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Useful book, but beware the errors
on 1 January 2013
David Busch's D800/D800E is a very useful supplement to the Nikon manual, even though I found the manual comprehensive and easy to follow. Including the index, the book is 658 pages and weighs in at just under 2kg. It includes a great deal of general photographic theory. It is well illustrated in colour, very user friendly and easy to read, and explains not only the various options and buttons on the D800, but how and in what circumstances to use them. There are setup suggestions for various shooting situations, i.e. basic settings; sports; candid shooting; landscape, and a detailed run through the camera's menu options.
I did find some sections which caused me confusion, and some glaring camera specific illustration errors. There are also a number of text errors, most of which are obvious and should cause no problem. The problems which I noticed are outlined below.
The Nikon manual outlines two Autofocus Modes: Single-servo AF (AF-S for stationary subjects), and Continuous-servo AF (AF-C for moving subjects). There is also a Manual focusing option selected by the Focus Mode selector. Within the AF options, Nikon outlines four Autofocus Area Modes for choosing how the focus points for each of the two AF modes are selected. There is Single-point AF; Dynamic-area AF (within which there are three options); 3D-tracking; and Auto-area AF.
On page 12 of the book the author divides the AF area modes into six, rather than four and illustrates these in Fig. 1.5 on page 13. Then on page 160 when dealing with this topic in more detail, the author changes the name to "Autofocus Point Selection Modes" and says here that there are only three modes. He illustrates these in Fig. 5.16 on page 161, which is a duplicate of Fig. 1.5 page 12 which shows his six area modes. He also does not mention that if Single-servo AF mode (AF-S) is selected, then only two of the four area modes are available, (Single-point AF and Auto-area AF).
On page 163 third and fourth paragraph the author now mentions three Autofocus Modes instead of two where he includes Manual Mode as an Autofocus Mode. Manual, by definition, is not an Autofocus Mode, and cannot be set by rotating the Main Command Dial as stated, it must be set using the Focus Mode selector switch. On page 163 the author says that pressing the AE-L/AF-L button will initiate autofocus. This the the Focus and Exposure Lock button. I can only assume he means press the AF-On button (Autofocus On) which is right next to the AE-L/AF-L button.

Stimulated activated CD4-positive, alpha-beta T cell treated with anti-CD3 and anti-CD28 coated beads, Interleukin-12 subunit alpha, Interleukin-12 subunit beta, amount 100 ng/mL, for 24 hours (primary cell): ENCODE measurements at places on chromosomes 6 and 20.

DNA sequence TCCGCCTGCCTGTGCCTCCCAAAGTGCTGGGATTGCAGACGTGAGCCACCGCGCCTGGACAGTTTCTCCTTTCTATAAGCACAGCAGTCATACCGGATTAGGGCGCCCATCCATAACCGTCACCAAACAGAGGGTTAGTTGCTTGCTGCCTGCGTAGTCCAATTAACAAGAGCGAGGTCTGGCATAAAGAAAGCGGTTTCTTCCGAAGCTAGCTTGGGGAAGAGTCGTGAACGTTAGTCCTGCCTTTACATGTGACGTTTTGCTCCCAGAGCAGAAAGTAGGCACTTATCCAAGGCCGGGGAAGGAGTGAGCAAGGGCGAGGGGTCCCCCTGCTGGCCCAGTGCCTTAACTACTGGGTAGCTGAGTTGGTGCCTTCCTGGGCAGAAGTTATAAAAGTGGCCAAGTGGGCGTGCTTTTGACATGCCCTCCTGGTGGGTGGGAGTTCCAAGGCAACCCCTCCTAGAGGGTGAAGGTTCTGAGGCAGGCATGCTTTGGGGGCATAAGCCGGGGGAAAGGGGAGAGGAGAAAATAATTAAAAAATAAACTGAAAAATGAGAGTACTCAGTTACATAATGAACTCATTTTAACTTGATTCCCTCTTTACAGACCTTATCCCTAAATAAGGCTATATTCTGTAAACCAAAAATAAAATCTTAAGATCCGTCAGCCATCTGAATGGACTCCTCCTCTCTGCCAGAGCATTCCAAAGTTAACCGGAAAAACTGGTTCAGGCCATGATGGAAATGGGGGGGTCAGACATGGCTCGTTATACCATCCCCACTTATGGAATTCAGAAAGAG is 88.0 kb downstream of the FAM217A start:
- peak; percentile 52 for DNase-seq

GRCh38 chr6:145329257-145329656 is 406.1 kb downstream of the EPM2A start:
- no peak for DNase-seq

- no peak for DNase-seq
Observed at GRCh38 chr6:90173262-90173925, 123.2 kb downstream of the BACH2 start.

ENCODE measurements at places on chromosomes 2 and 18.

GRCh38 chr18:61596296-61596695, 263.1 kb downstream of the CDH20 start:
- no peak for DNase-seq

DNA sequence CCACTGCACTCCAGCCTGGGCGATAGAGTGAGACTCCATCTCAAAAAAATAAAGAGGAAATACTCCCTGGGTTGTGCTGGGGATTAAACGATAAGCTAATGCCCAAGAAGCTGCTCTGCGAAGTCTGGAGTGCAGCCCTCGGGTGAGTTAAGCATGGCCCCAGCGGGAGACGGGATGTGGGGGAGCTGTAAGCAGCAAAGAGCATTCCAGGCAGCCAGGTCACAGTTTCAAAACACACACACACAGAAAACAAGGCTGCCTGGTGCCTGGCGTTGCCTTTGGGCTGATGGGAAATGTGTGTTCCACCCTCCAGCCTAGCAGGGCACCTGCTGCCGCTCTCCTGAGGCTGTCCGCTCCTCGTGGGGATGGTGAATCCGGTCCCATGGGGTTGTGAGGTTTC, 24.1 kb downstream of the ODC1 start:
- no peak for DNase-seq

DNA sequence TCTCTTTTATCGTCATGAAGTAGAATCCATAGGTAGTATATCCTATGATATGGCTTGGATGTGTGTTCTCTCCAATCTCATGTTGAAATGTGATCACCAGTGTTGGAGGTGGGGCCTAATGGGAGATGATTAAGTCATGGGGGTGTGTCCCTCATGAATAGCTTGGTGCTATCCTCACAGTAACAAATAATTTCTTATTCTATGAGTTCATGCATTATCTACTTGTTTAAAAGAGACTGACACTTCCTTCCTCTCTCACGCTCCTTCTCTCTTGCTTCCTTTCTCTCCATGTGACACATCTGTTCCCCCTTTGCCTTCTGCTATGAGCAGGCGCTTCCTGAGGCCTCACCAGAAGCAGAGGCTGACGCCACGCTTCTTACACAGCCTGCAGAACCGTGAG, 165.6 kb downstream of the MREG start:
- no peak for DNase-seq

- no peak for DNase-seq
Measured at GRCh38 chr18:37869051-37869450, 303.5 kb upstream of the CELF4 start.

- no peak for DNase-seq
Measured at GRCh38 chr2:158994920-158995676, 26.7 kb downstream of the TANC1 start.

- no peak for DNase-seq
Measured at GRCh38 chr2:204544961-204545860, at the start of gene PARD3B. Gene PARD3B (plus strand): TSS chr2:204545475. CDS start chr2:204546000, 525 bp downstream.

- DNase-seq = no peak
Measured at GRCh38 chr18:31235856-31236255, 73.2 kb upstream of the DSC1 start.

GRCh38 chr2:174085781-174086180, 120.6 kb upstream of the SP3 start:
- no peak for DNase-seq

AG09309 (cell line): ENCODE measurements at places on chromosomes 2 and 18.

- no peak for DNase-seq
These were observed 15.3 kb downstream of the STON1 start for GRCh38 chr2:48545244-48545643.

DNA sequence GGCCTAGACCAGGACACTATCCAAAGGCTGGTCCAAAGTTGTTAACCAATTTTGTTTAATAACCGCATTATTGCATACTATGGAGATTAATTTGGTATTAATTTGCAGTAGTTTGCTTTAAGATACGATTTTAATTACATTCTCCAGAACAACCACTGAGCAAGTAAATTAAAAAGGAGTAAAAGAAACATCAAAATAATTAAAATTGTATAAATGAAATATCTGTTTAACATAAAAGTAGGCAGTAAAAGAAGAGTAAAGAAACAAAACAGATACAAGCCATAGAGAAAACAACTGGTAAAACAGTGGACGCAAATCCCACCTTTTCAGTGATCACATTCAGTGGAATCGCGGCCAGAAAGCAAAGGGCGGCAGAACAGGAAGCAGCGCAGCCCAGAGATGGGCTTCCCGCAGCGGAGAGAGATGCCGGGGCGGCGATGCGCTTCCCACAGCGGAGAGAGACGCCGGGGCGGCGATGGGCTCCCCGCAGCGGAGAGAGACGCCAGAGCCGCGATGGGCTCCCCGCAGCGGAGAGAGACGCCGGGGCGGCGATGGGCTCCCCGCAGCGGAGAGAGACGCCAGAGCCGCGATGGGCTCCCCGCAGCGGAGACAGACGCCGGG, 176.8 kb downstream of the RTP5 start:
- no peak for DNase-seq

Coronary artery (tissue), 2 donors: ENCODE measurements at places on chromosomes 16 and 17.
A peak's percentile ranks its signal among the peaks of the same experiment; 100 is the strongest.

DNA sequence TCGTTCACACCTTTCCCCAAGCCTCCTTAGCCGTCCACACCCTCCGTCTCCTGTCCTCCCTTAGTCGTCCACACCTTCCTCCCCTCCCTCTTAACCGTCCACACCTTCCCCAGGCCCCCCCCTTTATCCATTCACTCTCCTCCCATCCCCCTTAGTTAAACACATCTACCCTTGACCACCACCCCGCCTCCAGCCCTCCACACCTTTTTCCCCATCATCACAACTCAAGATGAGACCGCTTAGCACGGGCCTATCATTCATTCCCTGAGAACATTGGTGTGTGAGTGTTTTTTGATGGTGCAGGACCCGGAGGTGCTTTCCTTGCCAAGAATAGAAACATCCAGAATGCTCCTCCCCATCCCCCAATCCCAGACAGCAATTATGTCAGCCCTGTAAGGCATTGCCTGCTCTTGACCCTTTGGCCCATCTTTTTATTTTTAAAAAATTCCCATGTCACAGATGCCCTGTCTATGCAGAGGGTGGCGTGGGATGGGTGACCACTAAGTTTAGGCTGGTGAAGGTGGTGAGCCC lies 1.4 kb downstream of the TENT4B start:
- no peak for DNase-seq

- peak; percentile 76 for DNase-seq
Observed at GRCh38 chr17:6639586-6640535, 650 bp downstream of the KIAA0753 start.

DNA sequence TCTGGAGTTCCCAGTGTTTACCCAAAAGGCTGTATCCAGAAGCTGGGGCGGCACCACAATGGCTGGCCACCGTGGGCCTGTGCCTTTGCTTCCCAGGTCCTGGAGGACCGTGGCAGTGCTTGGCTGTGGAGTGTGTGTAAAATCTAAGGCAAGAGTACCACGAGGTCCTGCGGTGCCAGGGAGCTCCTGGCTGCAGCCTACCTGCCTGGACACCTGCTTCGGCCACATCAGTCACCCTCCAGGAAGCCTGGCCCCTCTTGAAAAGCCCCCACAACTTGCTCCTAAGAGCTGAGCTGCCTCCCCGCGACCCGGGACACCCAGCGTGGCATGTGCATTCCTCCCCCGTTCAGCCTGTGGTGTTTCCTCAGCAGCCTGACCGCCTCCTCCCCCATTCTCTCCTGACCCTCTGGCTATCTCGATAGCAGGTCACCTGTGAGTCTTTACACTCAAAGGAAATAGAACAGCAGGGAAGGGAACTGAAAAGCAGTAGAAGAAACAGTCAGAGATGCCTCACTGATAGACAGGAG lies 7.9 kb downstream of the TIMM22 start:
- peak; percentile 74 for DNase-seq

Other problems found are:
Page 42, Fig 2.10 should read Fig. 2.11.
Page 46 second line, Chapter 5 should read Chapter 4.
Page 54. the Exposure Mode button (Shutter priority; Aperture priority; Program; Manual) has been labelled as the Metering Selector button (Matrix; Average; Spot). The Metering Selector button (in fact its a switch) is on the back panel to the right of the viewfinder, and its setting is not available in the top Control LCD.
Page 56. Item 11 (Metering Mode) points to the Interval Timer and Time Lapse indicator, not the Metering Mode.
page 103. Metering Mode info appears in the viewfinder but not, as written, on the top control panel LCD.
Page 134. Fig 4.24. The histogram illustrations should be transposed left to right.
page 147. DX Mode is covered in Chapter 7, not Chapter 8.
Page 436. f4 Assign Function (Fn) button: item 8. If you are assinging the Fn button to a function, it is the Fn button you have to press to activate that function, not, in this case, the AE-L/AF-L button.
This is a comprehensive book as a supplement to the manual. It has a lot of very useful information about photographic theory and is very easy to read. I did find it useful however, to have the Nikon D800 manual nearby for cross-checking purposes on camera specific issues when reading this book. Large though the book is, some of these errors should not have got past the final proof-reading stage. I only use my D800 for "stills", and I have not read the Movie sections in any detail. There may be, probably are, other areas of confusion which I have missed.